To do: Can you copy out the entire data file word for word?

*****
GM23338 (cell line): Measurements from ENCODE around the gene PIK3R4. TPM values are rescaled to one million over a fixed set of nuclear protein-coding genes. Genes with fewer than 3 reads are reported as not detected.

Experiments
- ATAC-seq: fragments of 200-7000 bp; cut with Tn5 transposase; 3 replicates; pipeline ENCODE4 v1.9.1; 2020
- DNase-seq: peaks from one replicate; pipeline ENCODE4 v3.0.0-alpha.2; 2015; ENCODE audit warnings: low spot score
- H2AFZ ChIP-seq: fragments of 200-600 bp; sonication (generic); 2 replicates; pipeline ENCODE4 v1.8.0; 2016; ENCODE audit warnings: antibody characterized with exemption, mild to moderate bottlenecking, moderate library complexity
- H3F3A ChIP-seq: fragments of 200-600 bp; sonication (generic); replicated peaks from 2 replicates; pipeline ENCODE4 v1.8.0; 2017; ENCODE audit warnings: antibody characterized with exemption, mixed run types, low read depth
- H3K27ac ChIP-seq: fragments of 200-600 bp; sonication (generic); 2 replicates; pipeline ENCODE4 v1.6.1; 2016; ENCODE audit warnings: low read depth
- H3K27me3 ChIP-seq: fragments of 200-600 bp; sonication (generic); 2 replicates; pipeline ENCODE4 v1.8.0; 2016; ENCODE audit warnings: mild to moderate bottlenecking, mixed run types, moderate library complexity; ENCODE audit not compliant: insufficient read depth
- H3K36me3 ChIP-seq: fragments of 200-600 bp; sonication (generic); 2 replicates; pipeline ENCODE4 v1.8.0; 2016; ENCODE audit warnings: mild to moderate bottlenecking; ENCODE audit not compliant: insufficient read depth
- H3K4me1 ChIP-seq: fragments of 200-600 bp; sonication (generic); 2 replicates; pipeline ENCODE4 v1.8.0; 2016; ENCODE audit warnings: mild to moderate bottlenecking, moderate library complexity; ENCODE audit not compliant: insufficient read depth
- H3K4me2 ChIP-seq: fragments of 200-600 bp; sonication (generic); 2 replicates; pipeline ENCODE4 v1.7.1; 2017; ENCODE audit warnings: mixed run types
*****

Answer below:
GM23338 (cell line): Measurements from ENCODE around the gene PIK3R4. TPM values are rescaled to one million over a fixed set of nuclear protein-coding genes. Genes with fewer than 3 reads are reported as not detected.

Experiments
- ATAC-seq: fragments of 200-7000 bp; cut with Tn5 transposase; 3 replicates; pipeline ENCODE4 v1.9.1; 2020
- DNase-seq: peaks from one replicate; pipeline ENCODE4 v3.0.0-alpha.2; 2015; ENCODE audit warnings: low spot score
- H2AFZ ChIP-seq: fragments of 200-600 bp; sonication (generic); 2 replicates; pipeline ENCODE4 v1.8.0; 2016; ENCODE audit warnings: antibody characterized with exemption, mild to moderate bottlenecking, moderate library complexity
- H3F3A ChIP-seq: fragments of 200-600 bp; sonication (generic); replicated peaks from 2 replicates; pipeline ENCODE4 v1.8.0; 2017; ENCODE audit warnings: antibody characterized with exemption, mixed run types, low read depth
- H3K27ac ChIP-seq: fragments of 200-600 bp; sonication (generic); 2 replicates; pipeline ENCODE4 v1.6.1; 2016; ENCODE audit warnings: low read depth
- H3K27me3 ChIP-seq: fragments of 200-600 bp; sonication (generic); 2 replicates; pipeline ENCODE4 v1.8.0; 2016; ENCODE audit warnings: mild to moderate bottlenecking, mixed run types, moderate library complexity; ENCODE audit not compliant: insufficient read depth
- H3K36me3 ChIP-seq: fragments of 200-600 bp; sonication (generic); 2 replicates; pipeline ENCODE4 v1.8.0; 2016; ENCODE audit warnings: mild to moderate bottlenecking; ENCODE audit not compliant: insufficient read depth
- H3K4me1 ChIP-seq: fragments of 200-600 bp; sonication (generic); 2 replicates; pipeline ENCODE4 v1.8.0; 2016; ENCODE audit warnings: mild to moderate bottlenecking, moderate library complexity; ENCODE audit not compliant: insufficient read depth
- H3K4me2 ChIP-seq: fragments of 200-600 bp; sonication (generic); 2 replicates; pipeline ENCODE4 v1.7.1; 2017; ENCODE audit warnings: mixed run types